The phrase “small town Mississippi” conjures up images of quaint little towns with friendly residents displaying some of that famous Southern hospitality to visitors strolling down historic Main Streets. You’ll certainly find plenty of that, but Mississippi’s out-of-the-way attractions offer so much more: artists’ colonies, impressive mansions, literary heritage and unexpectedly large collections of Elvis memorabilia. Take your group to one of these small towns and prepare to be surprised.

Aberdeen was once a thriving cotton port and one of the largest cities in the state. That era is over, but many stately antebellum homes still stand, making Aberdeen one of the most architecturally beautiful towns in Mississippi. The best-known property is The Magnolias, a three-story Greek Revival mansion built in 1850, but Aberdeen has more than 200 buildings on the National Register of Historic Places in Aberdeen. Take the self-guided tour that takes you past almost 50 of them or come for the springtime Southern Heritage Pilgrimage to experience both the houses and special events. (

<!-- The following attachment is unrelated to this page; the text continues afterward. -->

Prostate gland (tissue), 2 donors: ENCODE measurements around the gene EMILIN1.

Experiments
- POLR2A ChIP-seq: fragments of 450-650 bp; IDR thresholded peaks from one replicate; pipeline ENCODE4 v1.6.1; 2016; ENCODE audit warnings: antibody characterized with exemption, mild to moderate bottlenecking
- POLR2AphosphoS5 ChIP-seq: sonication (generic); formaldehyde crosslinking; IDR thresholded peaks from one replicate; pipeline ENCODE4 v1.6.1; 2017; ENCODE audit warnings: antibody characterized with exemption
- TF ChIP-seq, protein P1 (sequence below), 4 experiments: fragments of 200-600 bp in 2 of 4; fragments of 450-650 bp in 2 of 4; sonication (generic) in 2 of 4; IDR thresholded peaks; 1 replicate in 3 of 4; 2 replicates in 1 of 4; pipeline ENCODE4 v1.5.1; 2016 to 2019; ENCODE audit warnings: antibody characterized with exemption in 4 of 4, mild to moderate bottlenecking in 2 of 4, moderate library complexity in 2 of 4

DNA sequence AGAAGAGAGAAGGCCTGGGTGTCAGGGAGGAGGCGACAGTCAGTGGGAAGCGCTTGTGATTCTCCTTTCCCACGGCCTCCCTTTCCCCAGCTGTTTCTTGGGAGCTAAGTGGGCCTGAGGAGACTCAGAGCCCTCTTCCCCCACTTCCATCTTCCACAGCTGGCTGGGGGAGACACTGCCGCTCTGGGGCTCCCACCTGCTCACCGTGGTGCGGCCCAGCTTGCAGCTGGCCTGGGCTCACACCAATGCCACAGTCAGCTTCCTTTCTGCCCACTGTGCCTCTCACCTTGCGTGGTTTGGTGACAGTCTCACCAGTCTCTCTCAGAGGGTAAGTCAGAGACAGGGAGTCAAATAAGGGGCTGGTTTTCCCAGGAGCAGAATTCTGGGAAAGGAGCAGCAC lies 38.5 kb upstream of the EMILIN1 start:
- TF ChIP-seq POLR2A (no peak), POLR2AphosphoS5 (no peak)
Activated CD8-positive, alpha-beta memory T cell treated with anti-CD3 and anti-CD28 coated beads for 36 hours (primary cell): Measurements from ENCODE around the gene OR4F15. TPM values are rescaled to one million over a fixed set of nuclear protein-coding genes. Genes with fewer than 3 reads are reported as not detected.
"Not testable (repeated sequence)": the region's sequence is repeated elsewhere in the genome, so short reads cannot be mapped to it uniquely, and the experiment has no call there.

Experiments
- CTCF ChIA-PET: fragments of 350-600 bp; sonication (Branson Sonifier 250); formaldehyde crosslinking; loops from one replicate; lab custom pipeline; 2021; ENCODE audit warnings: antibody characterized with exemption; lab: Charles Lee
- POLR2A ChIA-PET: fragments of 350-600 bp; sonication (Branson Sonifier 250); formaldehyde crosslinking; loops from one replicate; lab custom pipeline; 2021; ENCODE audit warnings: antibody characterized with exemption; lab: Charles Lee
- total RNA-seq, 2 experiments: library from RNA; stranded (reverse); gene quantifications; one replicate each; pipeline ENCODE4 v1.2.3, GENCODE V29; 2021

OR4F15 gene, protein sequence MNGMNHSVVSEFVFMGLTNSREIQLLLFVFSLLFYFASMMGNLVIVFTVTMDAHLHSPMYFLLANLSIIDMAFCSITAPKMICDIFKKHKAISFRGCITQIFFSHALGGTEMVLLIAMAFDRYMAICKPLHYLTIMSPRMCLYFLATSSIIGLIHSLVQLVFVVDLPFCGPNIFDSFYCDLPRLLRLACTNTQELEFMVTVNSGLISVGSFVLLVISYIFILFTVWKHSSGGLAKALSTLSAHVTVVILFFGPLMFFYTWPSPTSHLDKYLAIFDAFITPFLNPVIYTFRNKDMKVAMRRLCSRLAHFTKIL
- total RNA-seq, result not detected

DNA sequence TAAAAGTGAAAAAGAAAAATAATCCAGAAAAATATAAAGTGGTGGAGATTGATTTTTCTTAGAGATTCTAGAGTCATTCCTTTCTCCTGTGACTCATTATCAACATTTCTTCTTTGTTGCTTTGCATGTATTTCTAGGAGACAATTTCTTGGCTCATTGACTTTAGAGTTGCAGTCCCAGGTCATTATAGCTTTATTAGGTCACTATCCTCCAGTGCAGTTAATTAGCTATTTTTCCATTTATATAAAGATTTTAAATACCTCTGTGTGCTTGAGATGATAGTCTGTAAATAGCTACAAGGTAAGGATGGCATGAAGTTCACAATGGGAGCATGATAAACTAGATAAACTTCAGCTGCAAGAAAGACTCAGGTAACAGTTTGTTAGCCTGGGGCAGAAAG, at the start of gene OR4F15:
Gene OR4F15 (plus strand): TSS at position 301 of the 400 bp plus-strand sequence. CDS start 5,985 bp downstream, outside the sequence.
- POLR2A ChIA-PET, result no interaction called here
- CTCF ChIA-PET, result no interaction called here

Because of its strategic railroads, Corinth was the site of two vicious battles during the Civil War. As a result, this is probably the best town in Mississippi to visit for Civil War buffs. Among the war-related sites are the Civil War Interpretive Center and Battery F, the best preserved earthwork system in America. Other town highlights include the Verandah-Curlee House, a beautiful antebellum structure that was the headquarters for both Union and Confederate generals at different times, and Borroums Drug Store, founded by a Confederate veteran and home to an authentic working soda fountain and the famous Slugburger. (